I read in Women Living Under Muslim Laws today that the Muslim Canadian Congress endorses same-sex marriage legislation. Rizwana Jafri, president of the MCC said Muslim Canadians have experienced life as a marginalized minority and have relied on the Canadian Charter to fight for their right to be treated as equal citizens. "It is incumbent upon us, as a minority, to stand up in solidarity with Canada’s gays and lesbians despite the fact that many in our community believe our religion does not condone homosexuality," she added.


Dave Lindorff has written about the demise of academic freedom. He writes, "amid all the controversy over the observations of University of Colorado professor and leftist Indian political activist Ward Churchill concerning the military justifiability of the 9-11 attacks on the World Trade Center, it's easy to overlook the fact that freedom of academic expression on American university campuses is already virtually dead."
The culture of fear that has taken over campuses, do in fact make junior faculty very vulnerable. That is why it is important to have more politically progressive people in senior faculty positions. Speaking of senior faculty positions, I went to a great job-talk on Thursday. In a part of her talk, the speaker pointed to the civilizational thinking that characterizes area studies today. Her critical approach to universities as political sites of production of knowledge reminded me that in the midst of the return of McCarthyism, there is still hope for academic dissent. What else can we do if we are not hopeful?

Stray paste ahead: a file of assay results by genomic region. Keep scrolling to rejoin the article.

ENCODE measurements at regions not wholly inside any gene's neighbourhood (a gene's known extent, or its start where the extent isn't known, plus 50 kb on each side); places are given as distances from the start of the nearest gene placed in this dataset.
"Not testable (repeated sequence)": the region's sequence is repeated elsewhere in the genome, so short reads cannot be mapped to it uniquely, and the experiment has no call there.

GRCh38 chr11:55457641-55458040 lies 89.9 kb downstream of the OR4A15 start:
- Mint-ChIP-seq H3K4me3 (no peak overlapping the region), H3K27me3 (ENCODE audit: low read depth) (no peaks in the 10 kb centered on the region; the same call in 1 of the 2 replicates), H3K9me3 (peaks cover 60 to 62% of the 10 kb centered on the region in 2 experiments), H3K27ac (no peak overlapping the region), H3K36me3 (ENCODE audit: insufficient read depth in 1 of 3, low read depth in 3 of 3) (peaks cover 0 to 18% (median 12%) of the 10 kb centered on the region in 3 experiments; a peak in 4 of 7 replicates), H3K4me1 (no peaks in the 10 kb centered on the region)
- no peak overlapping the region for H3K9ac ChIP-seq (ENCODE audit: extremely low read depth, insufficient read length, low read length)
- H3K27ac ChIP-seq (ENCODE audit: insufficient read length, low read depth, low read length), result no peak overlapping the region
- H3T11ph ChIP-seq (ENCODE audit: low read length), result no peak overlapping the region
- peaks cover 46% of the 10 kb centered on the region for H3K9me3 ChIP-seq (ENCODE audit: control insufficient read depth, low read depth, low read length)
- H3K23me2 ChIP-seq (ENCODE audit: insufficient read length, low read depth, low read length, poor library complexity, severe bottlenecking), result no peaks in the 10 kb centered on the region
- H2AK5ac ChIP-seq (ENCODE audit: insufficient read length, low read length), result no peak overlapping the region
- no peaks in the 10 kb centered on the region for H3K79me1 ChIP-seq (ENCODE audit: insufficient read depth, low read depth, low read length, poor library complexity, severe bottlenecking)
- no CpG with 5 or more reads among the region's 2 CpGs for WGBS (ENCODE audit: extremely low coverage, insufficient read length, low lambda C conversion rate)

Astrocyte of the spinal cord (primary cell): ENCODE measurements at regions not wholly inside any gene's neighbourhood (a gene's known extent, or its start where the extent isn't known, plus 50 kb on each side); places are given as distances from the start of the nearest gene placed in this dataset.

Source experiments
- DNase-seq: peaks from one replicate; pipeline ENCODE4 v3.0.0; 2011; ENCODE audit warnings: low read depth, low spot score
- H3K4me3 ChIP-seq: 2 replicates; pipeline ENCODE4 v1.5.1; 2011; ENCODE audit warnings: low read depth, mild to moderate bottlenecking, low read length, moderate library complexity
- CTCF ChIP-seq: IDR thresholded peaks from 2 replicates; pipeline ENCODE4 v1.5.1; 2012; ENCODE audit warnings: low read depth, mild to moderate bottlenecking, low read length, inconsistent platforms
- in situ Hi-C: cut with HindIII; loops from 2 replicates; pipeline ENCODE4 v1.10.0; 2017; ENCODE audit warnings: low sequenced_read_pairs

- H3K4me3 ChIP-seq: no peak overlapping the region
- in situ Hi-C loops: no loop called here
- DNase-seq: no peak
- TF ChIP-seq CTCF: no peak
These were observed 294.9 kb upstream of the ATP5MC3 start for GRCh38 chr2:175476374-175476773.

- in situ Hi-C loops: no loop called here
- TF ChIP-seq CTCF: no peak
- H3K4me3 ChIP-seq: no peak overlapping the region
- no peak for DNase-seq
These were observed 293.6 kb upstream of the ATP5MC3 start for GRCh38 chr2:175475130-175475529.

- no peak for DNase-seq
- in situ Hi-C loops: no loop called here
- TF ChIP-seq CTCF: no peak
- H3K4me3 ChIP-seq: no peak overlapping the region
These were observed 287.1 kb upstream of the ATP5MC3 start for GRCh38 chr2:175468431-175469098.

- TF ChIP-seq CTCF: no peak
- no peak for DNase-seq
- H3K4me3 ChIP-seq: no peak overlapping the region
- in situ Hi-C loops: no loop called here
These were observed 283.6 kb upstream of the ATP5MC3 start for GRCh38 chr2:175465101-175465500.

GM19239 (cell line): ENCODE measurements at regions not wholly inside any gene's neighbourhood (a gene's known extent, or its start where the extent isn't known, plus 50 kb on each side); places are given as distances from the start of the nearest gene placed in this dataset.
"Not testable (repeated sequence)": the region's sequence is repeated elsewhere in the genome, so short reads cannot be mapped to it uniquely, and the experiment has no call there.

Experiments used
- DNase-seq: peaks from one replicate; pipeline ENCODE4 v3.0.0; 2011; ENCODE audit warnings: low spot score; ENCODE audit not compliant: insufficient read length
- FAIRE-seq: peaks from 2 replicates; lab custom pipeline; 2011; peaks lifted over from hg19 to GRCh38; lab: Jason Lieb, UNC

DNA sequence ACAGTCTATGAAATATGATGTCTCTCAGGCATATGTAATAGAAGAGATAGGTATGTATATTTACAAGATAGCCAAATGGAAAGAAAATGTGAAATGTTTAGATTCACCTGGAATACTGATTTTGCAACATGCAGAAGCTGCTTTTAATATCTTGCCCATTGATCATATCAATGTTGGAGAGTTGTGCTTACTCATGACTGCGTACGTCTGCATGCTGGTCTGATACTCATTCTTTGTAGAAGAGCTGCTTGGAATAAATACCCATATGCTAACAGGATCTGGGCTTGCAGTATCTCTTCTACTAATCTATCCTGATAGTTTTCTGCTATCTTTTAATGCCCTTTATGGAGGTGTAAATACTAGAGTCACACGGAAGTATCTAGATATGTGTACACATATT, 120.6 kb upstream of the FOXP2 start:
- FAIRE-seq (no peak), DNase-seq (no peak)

Wednesday, February 09, 2005

going beyond liberal dissent

The following is the Mission statement that we at No War on Iran have posted on our anti-war group-blog. If you haven't visited No War on Iran yet, give it a visit (and of course the other great anti-war blog, Iranians for Peace). No War on Iran also contains a great project where you can send your pictures to express your opposition to war. Some folks have said that the images are too confrontational or "rude." But, I think we need to be aware of ways of regulation that compel us to behave in certain ways and expect us to discipline ourselves (in Foucault's words, the "government of self"). The expectation of "respecting a country's president" is perhaps one of these liberal techniques of self government. I personally see these images as ways for people whose voices are often suppressed in mainstream media, to express themselves and to voice their dissent. Telling Bush and his ilk to stop their expansionist militaristic projects does not reinforce stereotypes of being a terrorist. If we interpret the image of an Iranian man holding a sign that reads "Dear U.S. Troops: Better not come for oil. This time it ain't that easy" as a "threat to Americans," then we really need to question how we are thinking about terms such as "threat" and "terror." By calling this message a "threat to Americans," we are doing the work for a state that has imposed maximal surveillance in the name of protecting Americans from the threat of terrorism. We are governing ourselves and others by repeating the racist significations of terror and threat.